Taking Notice

This day of travel between camps has given me some time to reflect. Time to reflect on what is working inside the camps and what is not. Time to think about how the rest of the world is responding; what is working there and what is not. Two key things that are making a difference are awareness and action – awareness of the problems and being really present to the situation. Then action in the right direction to improve the overall situation. The more I think about it, the more I believe these key principles can carry over to all areas of our lives.

One of my favorite examples of awareness comes from a story that was in the Washington Post a few years ago about Joshua Bell, one of best violinists in the world. He played as a street performer for 43 minutes on a chilly winter morning. He played some of the most difficult pieces ever written, on a handcrafted violin made in 1713 by Antonio Stradivari, estimated to be worth $3.5 million. Joshua consistently sells out concerts and tickets easily go for $100. So what would happen in this little experiment? Out of nearly 1,100 people who walked by, only seven stopped for at least a minute to listen to the performance.

What would happen if there were millions of people struggling for survival? Living in refugee camps with little food, water, education, or hope for the future? Would people stop and listen? Would they care? Would they even notice? Would people have the time to stop and pay attention? For every thousand people who heard about this, how many would just keep on walking?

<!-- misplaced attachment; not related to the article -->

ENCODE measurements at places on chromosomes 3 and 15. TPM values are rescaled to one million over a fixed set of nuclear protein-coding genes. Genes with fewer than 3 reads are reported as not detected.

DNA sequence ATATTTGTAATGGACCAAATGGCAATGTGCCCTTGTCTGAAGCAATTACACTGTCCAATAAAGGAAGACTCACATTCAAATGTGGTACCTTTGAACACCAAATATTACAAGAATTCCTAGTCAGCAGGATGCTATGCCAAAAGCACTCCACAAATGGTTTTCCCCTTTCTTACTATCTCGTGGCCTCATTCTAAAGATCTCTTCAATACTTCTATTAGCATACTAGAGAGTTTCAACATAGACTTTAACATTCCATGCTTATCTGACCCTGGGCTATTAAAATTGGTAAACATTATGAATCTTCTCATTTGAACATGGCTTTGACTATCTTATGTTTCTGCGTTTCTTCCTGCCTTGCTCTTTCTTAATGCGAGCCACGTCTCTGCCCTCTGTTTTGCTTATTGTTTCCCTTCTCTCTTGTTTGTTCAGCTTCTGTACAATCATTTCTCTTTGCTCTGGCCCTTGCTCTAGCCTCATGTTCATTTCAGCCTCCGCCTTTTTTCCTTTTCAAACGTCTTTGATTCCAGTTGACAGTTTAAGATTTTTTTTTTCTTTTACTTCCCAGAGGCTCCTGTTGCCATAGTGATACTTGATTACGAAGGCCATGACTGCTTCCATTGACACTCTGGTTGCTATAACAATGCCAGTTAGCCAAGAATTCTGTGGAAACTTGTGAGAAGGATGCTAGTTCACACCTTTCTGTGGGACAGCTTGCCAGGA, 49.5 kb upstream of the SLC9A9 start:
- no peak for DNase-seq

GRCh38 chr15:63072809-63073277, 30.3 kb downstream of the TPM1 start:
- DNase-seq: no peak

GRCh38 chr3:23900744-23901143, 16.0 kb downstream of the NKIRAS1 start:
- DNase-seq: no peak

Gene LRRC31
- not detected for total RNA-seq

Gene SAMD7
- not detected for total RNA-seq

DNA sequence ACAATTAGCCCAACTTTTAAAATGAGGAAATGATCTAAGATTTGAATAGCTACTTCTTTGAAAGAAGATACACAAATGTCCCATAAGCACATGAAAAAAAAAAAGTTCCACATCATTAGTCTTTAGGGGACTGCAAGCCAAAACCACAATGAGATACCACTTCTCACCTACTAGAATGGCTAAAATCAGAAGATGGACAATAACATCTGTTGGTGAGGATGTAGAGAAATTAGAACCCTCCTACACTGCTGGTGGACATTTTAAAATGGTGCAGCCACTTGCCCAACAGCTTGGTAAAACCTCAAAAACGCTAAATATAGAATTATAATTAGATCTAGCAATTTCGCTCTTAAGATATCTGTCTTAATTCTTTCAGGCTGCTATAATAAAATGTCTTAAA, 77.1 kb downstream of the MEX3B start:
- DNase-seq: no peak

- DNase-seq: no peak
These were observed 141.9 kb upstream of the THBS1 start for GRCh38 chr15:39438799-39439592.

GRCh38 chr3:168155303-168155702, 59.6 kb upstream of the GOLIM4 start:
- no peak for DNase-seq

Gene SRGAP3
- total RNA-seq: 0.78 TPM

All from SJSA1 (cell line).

While it seems to me that a very small percentage of the world’s people are aware about what is happening in Darfur, there are many amazing people who are – people who are deeply involved, who deeply care and they are taking action to make change.

However, sometimes the awareness is not enough to move one to action. Personally, as I became aware of Darfur, I was overwhelmed by the magnitude of the problem. It is so complex, with so many people at risk and I felt powerless against it. But action isn’t one big step that changes everything; you don’t solve everything in a day. You simply take the next step, the next action required. Regardless of how small it seems in comparison to the big picture, just take that next step. As you do, things begin to happen. Things begin to change and without you even knowing it, you influenced the decisions and choices of others by simply taking action.

Some may call it serendipity, but for me it goes ways beyond the dictionary description of the term. The universe simply starts to put movement in action and it began the moment you chose to take action yourself. Action creates action, others respond, the universe responds. In my next blog I’ll share examples of others taking small steps that influenced others on the other side of the world.

Jeremiah

Jeremiah is a social entrepreneur that has a deep love for humanitarian work. His goal is to connect humanity through socially conscious business models that change the world.

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